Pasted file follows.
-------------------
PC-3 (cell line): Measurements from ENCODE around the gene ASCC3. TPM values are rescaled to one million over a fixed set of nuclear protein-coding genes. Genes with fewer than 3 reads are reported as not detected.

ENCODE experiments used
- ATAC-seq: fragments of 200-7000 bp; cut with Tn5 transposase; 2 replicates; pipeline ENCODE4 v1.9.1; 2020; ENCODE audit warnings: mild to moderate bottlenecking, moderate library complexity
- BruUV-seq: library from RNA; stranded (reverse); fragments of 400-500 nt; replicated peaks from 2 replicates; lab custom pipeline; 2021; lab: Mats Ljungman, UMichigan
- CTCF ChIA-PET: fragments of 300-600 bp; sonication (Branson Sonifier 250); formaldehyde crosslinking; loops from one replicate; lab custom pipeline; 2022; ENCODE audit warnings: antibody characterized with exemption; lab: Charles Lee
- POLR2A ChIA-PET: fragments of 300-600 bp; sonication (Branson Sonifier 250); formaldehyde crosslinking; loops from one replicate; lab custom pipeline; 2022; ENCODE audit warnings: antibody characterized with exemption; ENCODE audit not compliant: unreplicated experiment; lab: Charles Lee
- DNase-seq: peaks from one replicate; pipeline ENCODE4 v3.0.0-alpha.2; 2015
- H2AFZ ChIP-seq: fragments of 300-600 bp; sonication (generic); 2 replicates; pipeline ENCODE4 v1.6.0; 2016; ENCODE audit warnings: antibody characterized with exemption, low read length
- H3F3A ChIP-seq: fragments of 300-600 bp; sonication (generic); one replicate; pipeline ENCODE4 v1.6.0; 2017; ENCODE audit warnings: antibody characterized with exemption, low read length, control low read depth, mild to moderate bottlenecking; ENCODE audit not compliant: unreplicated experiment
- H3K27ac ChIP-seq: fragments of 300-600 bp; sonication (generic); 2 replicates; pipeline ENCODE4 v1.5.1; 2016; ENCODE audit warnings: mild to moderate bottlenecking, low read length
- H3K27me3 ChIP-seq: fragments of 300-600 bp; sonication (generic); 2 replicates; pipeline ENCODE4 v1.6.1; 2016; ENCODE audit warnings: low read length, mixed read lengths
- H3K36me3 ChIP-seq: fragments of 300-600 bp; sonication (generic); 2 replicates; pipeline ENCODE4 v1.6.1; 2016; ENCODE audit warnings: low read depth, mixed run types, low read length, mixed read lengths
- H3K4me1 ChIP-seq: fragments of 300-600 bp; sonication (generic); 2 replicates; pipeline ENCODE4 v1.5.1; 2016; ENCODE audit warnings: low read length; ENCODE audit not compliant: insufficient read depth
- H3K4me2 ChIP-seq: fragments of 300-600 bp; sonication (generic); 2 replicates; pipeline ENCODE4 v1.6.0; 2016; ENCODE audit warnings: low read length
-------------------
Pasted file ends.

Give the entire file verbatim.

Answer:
PC-3 (cell line): Measurements from ENCODE around the gene ASCC3. TPM values are rescaled to one million over a fixed set of nuclear protein-coding genes. Genes with fewer than 3 reads are reported as not detected.

ENCODE experiments used
- ATAC-seq: fragments of 200-7000 bp; cut with Tn5 transposase; 2 replicates; pipeline ENCODE4 v1.9.1; 2020; ENCODE audit warnings: mild to moderate bottlenecking, moderate library complexity
- BruUV-seq: library from RNA; stranded (reverse); fragments of 400-500 nt; replicated peaks from 2 replicates; lab custom pipeline; 2021; lab: Mats Ljungman, UMichigan
- CTCF ChIA-PET: fragments of 300-600 bp; sonication (Branson Sonifier 250); formaldehyde crosslinking; loops from one replicate; lab custom pipeline; 2022; ENCODE audit warnings: antibody characterized with exemption; lab: Charles Lee
- POLR2A ChIA-PET: fragments of 300-600 bp; sonication (Branson Sonifier 250); formaldehyde crosslinking; loops from one replicate; lab custom pipeline; 2022; ENCODE audit warnings: antibody characterized with exemption; ENCODE audit not compliant: unreplicated experiment; lab: Charles Lee
- DNase-seq: peaks from one replicate; pipeline ENCODE4 v3.0.0-alpha.2; 2015
- H2AFZ ChIP-seq: fragments of 300-600 bp; sonication (generic); 2 replicates; pipeline ENCODE4 v1.6.0; 2016; ENCODE audit warnings: antibody characterized with exemption, low read length
- H3F3A ChIP-seq: fragments of 300-600 bp; sonication (generic); one replicate; pipeline ENCODE4 v1.6.0; 2017; ENCODE audit warnings: antibody characterized with exemption, low read length, control low read depth, mild to moderate bottlenecking; ENCODE audit not compliant: unreplicated experiment
- H3K27ac ChIP-seq: fragments of 300-600 bp; sonication (generic); 2 replicates; pipeline ENCODE4 v1.5.1; 2016; ENCODE audit warnings: mild to moderate bottlenecking, low read length
- H3K27me3 ChIP-seq: fragments of 300-600 bp; sonication (generic); 2 replicates; pipeline ENCODE4 v1.6.1; 2016; ENCODE audit warnings: low read length, mixed read lengths
- H3K36me3 ChIP-seq: fragments of 300-600 bp; sonication (generic); 2 replicates; pipeline ENCODE4 v1.6.1; 2016; ENCODE audit warnings: low read depth, mixed run types, low read length, mixed read lengths
- H3K4me1 ChIP-seq: fragments of 300-600 bp; sonication (generic); 2 replicates; pipeline ENCODE4 v1.5.1; 2016; ENCODE audit warnings: low read length; ENCODE audit not compliant: insufficient read depth
- H3K4me2 ChIP-seq: fragments of 300-600 bp; sonication (generic); 2 replicates; pipeline ENCODE4 v1.6.0; 2016; ENCODE audit warnings: low read length